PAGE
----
Indonesia, Malaysia and Singapore need to boost security in the strategic waterway which is highly prone to terror threats and piracy.
“Terrorists pose a long-term threat in the Malacca Strait and it is important for regional cooperation to be strengthened further”, said Europe’s anti-terror coordinator, Gijs de Vries who was in Jakarta to discuss closer cooperation with Indonesia in the fight against terrorism.
The narrow, strategic Malacca Strait is a 805-km waterway linking Asia with the Middle East and Europe. Some 50,000 vessels pass annually, carrying half the world’s oil and a third of its commerce. The London insurance market in 2005 classed the Malacca Strait a “war risk” zone, sitting on a list of areas deemed high risk and vulnerable to war, strikes and terrorism.
“The Strait of Malacca is the heaviest trafficked strait in the world, and for that reason any disruption to that commerce, not only would it affect the region, I would suggest it would have global implications,” said commander of US Pacific Fleet, Roughhead on the sidelines of a naval conference in Sydney.
Piracy, a major problem for ships using the Malacca Strait, along with drug and human traffickers on the high seas could be used by terror groups to launch an attack. “Activity on the ocean is increasing and terrorism is a part of that,” he said. According to the International Maritime Bureau, an ocean crime watchdog, Indonesian waters has a great piracy risk accounting for almost 30 percent of reported attacks in 2005.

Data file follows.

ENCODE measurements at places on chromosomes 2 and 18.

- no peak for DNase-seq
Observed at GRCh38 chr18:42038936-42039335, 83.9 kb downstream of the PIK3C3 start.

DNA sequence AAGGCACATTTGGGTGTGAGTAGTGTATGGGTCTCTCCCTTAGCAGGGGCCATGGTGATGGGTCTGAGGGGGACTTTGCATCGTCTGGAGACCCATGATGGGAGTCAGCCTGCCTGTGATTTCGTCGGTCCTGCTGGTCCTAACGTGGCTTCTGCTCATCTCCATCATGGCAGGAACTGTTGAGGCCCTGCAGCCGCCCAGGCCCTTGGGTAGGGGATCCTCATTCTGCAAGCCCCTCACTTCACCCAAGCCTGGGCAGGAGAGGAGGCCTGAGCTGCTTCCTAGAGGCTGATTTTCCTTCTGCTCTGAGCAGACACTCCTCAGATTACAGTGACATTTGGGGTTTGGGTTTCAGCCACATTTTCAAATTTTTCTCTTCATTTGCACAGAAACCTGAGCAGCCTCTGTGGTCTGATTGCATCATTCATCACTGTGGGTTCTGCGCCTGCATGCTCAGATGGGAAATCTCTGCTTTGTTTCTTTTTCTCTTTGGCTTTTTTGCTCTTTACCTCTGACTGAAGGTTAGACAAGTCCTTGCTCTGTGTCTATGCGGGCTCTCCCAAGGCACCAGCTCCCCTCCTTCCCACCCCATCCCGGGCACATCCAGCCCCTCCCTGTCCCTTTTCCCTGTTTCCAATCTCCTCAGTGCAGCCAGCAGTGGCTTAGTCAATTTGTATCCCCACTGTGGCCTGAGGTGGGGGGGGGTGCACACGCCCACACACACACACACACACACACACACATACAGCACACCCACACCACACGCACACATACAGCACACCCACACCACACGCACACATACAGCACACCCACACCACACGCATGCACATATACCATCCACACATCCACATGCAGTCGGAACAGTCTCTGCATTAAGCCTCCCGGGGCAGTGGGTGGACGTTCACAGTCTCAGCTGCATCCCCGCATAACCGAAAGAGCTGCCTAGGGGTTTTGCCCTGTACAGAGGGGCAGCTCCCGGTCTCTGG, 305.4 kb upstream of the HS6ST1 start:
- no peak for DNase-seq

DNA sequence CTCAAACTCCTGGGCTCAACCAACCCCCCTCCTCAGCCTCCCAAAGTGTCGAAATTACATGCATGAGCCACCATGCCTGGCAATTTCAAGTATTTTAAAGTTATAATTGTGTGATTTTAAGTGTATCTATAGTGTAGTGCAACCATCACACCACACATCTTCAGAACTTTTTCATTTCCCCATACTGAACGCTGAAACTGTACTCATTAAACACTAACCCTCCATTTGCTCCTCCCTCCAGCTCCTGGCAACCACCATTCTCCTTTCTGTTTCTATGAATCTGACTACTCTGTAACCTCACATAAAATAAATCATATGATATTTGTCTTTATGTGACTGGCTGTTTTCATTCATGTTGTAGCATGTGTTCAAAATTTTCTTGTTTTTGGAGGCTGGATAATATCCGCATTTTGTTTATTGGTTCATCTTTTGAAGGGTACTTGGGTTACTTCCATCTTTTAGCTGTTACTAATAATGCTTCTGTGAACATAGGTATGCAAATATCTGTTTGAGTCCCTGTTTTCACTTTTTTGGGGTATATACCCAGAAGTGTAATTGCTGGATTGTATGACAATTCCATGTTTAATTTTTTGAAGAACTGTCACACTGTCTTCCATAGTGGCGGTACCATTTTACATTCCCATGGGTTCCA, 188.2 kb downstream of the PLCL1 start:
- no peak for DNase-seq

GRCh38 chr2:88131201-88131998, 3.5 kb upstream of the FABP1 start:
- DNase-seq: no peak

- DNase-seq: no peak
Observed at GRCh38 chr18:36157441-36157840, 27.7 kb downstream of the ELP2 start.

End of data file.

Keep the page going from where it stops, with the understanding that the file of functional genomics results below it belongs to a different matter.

The bureau acknowledged anti-piracy operations by Indonesia, which saw gangs of pirates captured in 2005. Security efforts by the countries bordering the strait has also been acknowledged but “there is still a lot that can still be done in the joint efforts to monitor security on the strait”, Mr de Vries told reporters.
The four Southeast Asian nations (Indonesia, Malaysia, Singapore and Thailand) guarding the Malacca Strait began joint air patrols over the sea lane in September 2005 to combat piracy and terrorists threats. “But the weak link in maritime security was a lack of information on ships and cargoes, said Roughhead, who called for global information sharing similar to the aviation industry.
“The immediate need that I see is the ability to build that maritime domain awareness. To share that information so we can look at the maritime picture and determine those ships that are of no concern and focus on ships that we are more concerned about” he added.
The United States and other countries have offered to help secure the waterway but Malaysia and Indonesia oppose any foreign intervention stressing their territorial sovereignty. Singapore on the other hand is more open to allowing foreign troops on the strait.
* Terrorism a ‘long-term threat’ in Malacca Strait (The Straits Times, 3 Feb)
* EU wants increased patrols in Malacca (The Jakarta Post, 3 Feb)
* EU official: Militants a long-term threat in Malacca Strait (The Star, 2 Feb)
* Malacca strait attack would rock world economies (Reuters, 2 Feb)